Overload for ionized solutes in reversed-phase high-performance liquid chromatography
McCalley, D. V. (2006) Overload for ionized solutes in reversed-phase high-performance liquid chromatography. Analytical Chemistry, 78 (8). pp. 2532-2538. ISSN 0003-2700 Available from: http://eprints.uwe.ac.uk/5785
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Publisher's URL: http://dx.doi.org/10.1021/ac052098b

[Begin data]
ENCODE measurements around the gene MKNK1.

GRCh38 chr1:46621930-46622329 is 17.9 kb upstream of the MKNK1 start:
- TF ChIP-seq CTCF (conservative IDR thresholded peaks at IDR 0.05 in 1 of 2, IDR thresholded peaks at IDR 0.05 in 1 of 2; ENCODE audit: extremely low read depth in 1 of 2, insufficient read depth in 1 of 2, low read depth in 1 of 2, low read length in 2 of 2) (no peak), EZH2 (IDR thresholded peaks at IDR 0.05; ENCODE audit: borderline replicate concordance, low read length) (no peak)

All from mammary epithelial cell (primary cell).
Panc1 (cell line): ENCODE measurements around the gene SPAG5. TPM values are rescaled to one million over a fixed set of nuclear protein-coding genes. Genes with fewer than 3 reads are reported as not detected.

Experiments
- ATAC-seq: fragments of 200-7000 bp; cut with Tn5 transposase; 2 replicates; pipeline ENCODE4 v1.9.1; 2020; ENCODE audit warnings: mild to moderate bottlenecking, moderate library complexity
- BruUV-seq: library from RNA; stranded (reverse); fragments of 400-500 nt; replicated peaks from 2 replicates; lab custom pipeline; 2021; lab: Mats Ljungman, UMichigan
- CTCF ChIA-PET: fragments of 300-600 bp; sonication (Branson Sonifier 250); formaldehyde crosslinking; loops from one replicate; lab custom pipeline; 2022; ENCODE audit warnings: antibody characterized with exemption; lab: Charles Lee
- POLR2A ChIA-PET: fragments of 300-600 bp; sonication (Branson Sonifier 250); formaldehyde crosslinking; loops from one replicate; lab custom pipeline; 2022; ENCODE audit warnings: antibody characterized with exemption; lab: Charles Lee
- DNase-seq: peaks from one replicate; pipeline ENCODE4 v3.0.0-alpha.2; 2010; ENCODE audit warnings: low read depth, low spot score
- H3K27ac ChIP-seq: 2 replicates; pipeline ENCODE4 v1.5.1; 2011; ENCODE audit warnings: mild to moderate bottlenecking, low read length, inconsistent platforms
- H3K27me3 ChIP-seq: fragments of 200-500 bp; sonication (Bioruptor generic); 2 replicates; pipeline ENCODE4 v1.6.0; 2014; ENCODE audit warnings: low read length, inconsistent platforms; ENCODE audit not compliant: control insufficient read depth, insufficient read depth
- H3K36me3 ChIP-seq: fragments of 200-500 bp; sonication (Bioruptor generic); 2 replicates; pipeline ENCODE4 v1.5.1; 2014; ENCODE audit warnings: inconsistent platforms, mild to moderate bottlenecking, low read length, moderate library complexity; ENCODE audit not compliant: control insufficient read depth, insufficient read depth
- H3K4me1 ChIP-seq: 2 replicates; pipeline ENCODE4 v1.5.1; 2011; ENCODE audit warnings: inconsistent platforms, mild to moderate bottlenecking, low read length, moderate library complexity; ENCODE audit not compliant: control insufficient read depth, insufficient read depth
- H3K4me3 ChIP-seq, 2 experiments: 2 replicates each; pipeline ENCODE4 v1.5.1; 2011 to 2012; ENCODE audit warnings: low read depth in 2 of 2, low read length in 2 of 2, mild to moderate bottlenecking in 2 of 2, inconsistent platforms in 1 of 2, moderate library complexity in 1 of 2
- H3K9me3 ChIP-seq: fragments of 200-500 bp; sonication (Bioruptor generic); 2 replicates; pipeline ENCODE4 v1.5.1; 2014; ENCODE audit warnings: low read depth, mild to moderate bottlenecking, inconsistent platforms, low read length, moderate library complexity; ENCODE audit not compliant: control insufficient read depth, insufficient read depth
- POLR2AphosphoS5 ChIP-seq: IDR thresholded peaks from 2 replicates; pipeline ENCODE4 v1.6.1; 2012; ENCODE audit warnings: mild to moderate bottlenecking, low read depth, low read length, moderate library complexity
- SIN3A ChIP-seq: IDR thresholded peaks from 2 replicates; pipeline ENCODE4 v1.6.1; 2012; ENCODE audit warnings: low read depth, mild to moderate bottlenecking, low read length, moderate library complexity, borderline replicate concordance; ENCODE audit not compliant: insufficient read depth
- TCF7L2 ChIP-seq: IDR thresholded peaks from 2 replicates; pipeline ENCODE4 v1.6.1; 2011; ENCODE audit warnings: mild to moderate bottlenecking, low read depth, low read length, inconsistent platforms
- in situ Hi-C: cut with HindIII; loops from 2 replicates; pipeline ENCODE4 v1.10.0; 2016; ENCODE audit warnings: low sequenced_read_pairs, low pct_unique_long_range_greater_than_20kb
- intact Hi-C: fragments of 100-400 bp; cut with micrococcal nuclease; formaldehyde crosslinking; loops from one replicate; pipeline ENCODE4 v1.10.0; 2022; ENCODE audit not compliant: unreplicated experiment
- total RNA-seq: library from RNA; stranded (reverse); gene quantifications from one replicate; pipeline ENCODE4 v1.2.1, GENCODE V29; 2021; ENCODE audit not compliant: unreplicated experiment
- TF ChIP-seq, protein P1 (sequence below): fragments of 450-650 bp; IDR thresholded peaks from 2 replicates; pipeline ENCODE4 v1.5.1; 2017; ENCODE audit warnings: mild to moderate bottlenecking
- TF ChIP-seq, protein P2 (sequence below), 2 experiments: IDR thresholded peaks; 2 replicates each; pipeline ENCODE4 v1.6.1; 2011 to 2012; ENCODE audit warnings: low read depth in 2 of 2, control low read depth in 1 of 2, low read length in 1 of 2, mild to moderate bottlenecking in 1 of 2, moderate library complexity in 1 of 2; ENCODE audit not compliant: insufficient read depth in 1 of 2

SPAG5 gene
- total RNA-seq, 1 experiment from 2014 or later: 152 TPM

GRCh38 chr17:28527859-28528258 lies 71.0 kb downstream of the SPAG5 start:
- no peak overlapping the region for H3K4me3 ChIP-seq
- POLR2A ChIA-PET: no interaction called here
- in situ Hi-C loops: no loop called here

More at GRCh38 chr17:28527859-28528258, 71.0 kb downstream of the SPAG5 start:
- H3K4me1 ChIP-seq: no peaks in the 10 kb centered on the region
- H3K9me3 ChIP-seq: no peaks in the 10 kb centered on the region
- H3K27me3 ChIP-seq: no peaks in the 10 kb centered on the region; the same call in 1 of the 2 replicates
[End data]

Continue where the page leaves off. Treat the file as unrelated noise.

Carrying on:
Overloading occurs for submicrogram quantities of ionized solutes particularly when using low ionic strength mobile phases at low pH (e.g., formic acid), even with highly inert silica RP-HPLC columns of normal dimensions. Much higher loads can produce a sharp L-shaped peak with retention above the column void volume, in line with the hypothesis that a small number of high-energy sites fill first and are rapidly overloaded, followed by a much larger number of weaker sites. However, charged acids and bases show identical overloading behavior; overloading is reduced as the mobile-phase ionic strength is increased. These findings raise questions about the physical nature of the strong sites. The rapid overloading of silica and purely polymeric phases could be explained by mutual repulsion of ionic species or their inability to fully penetrate the hydrophobic structure of the phase. However, these alternative hypotheses cannot readily explain the high total saturation capacities obtained using frontal analysis. Ion pairing with trifluoroacetic acid may reduce overload, while the effect is less important for formate or phosphate buffers. A surface layer of acetonitrile is not a prerequisite for rapid overloading, as shown by studies using purely aqueous buffers.